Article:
I never had a job lined up nor a place to live. I just made things work through sheer stubborness. But that sort of approach can wear anyone down pretty fast.

I made some epically bad decisions that way, even though I will never regret the adventures that I had along the way because of it.

These days I’m all about doing my homework when I’m deciding whether I should move somewhere new.

[RELATED POST] Why it’s okay if your living abroad experience is different from someone else’s


As a first step, you need to define what you’re looking for. Do you know where you want to live (city or small town?), in what climate, doing what kind of work and living with kind of lifestyle?

Moving beyond that, it’s also imperative to be clear about your non-negotiable and flexible criteria. Living abroad requires compromise, so being clear on what you knowingly agreed to give up helps with settling in better (at least that’s half the battle).

[RELATED POST] Culture clash: Why being annoyed with a new culture is good for you


This can take the form of visiting the places you’re considering moving to. It’s a completely different experience visiting a city or a country with the intention of discovering how it would be like to live there. The kinds of questions you’ll be asking and things you’ll be interested in doing will be very different from a normal touristy trip. You’re not going to find any answers visiting tourist traps and museums!

Doing your research can also take the form of doing a deep dive into blogs, social media and expat websites. However, living abroad is not a one-size-fits all experience. Different people can have vastly different experiences in the same place. So exercise caution when you read about other people’s experiences.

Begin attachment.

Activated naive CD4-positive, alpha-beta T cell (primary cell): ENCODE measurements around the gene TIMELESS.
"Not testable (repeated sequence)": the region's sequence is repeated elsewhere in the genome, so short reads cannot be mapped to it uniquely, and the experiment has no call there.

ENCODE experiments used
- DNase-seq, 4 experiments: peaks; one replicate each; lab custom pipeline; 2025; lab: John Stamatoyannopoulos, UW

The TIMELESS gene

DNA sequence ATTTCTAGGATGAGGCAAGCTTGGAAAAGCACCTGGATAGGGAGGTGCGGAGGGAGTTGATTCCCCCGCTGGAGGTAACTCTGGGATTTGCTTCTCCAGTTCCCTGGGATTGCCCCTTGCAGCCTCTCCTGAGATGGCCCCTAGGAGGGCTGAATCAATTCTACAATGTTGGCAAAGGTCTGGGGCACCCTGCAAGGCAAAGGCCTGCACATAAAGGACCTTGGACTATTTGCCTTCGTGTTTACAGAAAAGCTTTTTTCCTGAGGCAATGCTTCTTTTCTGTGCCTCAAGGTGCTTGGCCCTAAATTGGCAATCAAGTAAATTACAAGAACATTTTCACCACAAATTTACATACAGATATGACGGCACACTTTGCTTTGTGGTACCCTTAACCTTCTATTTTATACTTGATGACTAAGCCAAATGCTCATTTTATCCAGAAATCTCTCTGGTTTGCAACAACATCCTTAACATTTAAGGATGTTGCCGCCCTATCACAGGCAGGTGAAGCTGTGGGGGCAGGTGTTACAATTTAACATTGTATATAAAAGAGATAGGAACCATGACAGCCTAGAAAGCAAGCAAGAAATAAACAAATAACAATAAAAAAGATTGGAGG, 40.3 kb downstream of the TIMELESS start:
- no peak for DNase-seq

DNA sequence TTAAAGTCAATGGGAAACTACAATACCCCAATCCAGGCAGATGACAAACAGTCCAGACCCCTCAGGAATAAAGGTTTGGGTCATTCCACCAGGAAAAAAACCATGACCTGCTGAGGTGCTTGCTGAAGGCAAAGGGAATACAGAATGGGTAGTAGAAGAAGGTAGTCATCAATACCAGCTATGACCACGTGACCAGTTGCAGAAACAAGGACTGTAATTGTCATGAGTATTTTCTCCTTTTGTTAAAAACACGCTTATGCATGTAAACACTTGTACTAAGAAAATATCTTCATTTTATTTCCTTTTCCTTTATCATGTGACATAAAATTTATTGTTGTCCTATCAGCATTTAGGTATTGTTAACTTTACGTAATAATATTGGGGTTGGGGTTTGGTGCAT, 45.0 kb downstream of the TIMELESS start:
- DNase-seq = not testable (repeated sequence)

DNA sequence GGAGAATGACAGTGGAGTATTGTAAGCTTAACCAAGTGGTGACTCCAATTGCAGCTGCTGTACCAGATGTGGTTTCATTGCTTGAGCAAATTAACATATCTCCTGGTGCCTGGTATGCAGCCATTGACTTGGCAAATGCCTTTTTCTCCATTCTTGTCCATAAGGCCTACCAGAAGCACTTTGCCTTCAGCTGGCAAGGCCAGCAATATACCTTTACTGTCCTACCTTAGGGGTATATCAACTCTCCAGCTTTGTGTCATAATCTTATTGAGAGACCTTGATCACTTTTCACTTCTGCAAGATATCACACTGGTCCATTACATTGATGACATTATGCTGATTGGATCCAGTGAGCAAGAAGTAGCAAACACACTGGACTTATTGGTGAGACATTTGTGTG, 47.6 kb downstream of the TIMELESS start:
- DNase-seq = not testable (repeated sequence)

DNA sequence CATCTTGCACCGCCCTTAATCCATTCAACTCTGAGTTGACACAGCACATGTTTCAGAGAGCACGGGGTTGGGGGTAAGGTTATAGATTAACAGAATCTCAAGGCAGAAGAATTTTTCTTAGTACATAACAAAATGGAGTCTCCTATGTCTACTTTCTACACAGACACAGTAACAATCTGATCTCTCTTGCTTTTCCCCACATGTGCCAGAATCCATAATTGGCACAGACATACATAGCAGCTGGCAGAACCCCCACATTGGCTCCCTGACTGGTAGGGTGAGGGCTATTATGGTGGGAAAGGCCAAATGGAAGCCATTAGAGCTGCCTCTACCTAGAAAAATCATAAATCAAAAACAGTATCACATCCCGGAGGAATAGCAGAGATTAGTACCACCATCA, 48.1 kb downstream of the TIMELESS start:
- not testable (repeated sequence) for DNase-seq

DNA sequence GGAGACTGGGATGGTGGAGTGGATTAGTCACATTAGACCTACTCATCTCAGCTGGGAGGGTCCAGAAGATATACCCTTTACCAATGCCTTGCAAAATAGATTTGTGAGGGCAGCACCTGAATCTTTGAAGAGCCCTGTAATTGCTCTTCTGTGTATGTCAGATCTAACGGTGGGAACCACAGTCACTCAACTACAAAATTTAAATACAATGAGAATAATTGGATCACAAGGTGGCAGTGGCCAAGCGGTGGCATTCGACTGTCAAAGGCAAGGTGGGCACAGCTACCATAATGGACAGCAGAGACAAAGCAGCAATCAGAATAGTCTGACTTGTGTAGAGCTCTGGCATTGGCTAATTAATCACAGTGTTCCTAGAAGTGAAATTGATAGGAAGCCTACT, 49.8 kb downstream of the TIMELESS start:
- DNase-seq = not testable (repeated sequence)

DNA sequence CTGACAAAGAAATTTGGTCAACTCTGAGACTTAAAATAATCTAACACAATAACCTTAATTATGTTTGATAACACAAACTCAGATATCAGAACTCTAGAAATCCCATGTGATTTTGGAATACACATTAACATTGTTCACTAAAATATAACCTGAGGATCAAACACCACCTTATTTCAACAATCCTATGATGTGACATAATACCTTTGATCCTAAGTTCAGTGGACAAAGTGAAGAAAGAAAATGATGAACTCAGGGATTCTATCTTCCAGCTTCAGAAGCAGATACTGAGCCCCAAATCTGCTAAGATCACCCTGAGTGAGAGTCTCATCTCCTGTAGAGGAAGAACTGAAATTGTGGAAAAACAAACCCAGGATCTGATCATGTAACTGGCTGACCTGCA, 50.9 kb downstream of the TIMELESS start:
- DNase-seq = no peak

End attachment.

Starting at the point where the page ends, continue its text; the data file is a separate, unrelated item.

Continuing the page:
This may sound like a very obvious suggestion, but it’s an incredibly powerful and simple exercise to do.

If you have really thought about your non-negotiables and nice-to-haves, as well as done your homework about your chosen country, it will be very easy for you to make the right decision based on your pros and cons list.


Because the more non-negotiables make it onto your pros list, the higher the chances that your desired destination actually has a chance of working out for you on a deeper level and not just on a nice-to-have level.

Far too many people choose a country to live in based on what they like about a country as a tourist and not based on what they need.

You may like the food scene somewhere, but do you really need it for a fulfilling life? You may like the architecture but do you really need it for financial stability? And so forth.

Being thorough about choosing a country to live in ensures that you don’t go in circles and make a move that will ultimately make you miserable.

So if you’re in the process of thinking about moving abroad, enter your details below for the 5-step workbook that guides you through the process of making a decision.

How have you chosen a country to live in? Share your experience in the comments below.

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Claudia de León
Claudia de León
October 3, 2020 12:04 am

I´d like the 5-step workbook, please.